Tuesday, January 20, 2015

Donating your voice can change a life

You know how Stephen Hawking talks through a machine with a synthesized voice? Millions of people around the world rely on similar technology, but that means that women, little girls and millions of others use the same masculine, adult, American-accented voice (I think there's also a female one, but still). Recently a company called VocaliD developed a way to pair an individual with a voice that closely matches their natural one. It requires a sample of the recipient's voice and the voice recordings of a donor who matches the recipient's age, size and vocal quality. VocaliD is currently building a voice bank for the millions of people who need individualized, synthesized voices, which means they need millions of voice donors from all over the world, people of different ages, sizes, voice pitches, languages and accents. Will you help?

VocaliD is facing an incredible task and it's doing it with:
  • Voice-blending technology
  • Donors who submit samples of their voices for the voice bank (for free, there's no payment involved)
  • Scientists and designers who blend a donor's and a recipient's voices until they have a completely unique voice that will be used only by the person for whom it was created (no one will be walking around with your voice, it doesn't work that way)
  • A website that makes it easy to submit samples of your voice.
It's a way to help others without having to give anything but a few hours of time, and you don't even have to leave your home! Plus it's a way to live forever because your voice can be used to help countless people.

I signed up and spent an hour and a half reading sentences into the microphone on my laptop computer. It's best to give three to four hours of speaking time, but you don't have to do it all at once. You need a computer with a microphone and the website says the Chrome browser works best, but I managed to do it with Firefox.

Upon registration I entered my gender, age, height and weight. After I read a few sentences, I was prompted to answer questions such as where I live (Chicago), where else I've lived (California) and what kind of accent people tell me I have (none). A question asked for one word that I'd use to describe my voice (I chose "soothing"). Then it was back to reading sentences. They started out very simple like Thank you and This is my new voice and I love you. They got more complicated as it went on, including statements like Food Network is crushing it with the kid chef shows. Then the sentences began to form little stories. The statement I enjoyed enunciating the most was I owe you a yo-yo.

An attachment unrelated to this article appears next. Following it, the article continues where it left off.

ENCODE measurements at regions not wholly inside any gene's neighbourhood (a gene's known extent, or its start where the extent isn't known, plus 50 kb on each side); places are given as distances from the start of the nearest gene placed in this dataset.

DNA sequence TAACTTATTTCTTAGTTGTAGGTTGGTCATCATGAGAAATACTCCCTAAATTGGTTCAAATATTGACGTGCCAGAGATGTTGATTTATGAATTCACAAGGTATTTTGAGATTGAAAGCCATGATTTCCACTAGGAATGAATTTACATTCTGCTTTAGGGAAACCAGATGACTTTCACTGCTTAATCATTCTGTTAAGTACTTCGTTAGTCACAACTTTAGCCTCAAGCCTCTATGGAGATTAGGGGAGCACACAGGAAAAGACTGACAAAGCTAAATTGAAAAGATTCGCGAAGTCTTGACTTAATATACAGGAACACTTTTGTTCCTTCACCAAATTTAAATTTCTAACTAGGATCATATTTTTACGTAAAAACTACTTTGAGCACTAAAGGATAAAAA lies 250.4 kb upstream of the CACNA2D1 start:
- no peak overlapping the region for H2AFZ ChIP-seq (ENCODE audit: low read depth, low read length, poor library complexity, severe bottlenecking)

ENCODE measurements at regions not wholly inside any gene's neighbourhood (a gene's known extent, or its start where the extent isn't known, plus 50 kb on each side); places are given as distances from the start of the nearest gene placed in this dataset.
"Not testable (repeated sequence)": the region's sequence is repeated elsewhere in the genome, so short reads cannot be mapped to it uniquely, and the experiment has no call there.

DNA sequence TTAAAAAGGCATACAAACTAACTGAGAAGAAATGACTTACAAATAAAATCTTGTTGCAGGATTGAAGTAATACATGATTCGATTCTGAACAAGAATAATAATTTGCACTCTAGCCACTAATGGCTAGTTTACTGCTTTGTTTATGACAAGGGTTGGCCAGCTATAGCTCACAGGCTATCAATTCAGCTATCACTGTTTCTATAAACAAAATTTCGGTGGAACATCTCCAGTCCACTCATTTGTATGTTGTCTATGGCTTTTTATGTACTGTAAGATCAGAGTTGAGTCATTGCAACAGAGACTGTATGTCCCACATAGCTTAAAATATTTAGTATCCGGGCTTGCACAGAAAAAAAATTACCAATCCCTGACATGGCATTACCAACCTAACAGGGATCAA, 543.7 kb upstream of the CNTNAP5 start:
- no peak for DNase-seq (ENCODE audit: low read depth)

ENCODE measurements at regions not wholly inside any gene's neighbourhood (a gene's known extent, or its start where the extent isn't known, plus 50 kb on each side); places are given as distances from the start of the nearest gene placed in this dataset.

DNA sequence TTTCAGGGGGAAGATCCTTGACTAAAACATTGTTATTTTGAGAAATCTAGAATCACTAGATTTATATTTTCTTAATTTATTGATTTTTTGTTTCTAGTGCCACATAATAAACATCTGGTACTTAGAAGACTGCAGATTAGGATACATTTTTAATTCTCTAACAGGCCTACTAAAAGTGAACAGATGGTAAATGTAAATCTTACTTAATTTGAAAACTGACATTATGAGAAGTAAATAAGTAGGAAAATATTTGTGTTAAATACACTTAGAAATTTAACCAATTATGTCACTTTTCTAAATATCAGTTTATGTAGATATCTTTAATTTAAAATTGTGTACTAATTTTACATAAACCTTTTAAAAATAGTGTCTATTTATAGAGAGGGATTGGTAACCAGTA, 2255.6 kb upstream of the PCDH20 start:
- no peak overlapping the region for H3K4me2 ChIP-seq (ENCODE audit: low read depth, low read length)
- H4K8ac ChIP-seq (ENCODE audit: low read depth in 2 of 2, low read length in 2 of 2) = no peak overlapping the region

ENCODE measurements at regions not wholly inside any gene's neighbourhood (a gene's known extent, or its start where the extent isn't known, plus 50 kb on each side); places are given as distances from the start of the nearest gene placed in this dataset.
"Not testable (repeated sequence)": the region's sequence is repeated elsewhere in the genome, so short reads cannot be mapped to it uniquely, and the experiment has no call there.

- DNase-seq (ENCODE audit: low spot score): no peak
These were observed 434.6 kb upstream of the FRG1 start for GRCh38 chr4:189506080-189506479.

Eventually it became clear that the sentences had been lifted from works of literature and at one point they alternated between novels. I think a Louisa May Alcott/Jack London mashup produced this sequence (earlier some of the sentences had included wolves and the names "Jo" and "Meg"):

A lady is always known by her neat boots.
He touched her with his muzzle.

Don't shake hands if you are introduced to anyone.
He ran with his head even.
She could not move about and amuse herself.

The pack formation would have been broken up.

And the sentence I said with the most relish and force: Kids don't belong.

I'm grateful that the hours of recording don't have to all be done at once because my voice gave out after an hour and a half. The website states that even one hour of recording helps, but I'll go back in and do more. I enjoyed it.

Does the idea of donating blood make you squeamish? Do you never have any money to give to good causes? Do mobility or transportation issues make you unable to volunteer outside of your home? Do you nevertheless want to make a difference in the life of a stranger? Donate your voice. The video below shows how big a difference you can make (it's just a minute and a half long). After you watch it, go to VocaliD and become immortal!


2 comments:

Monica said...

I love this idea! The ability to volunteer is short spurts is like volunteering for Project Gutenburg (which I need to get back to). And something that will really help people.

Regina Rodríguez-Martin said...

Monica, what's Project Gutenburg?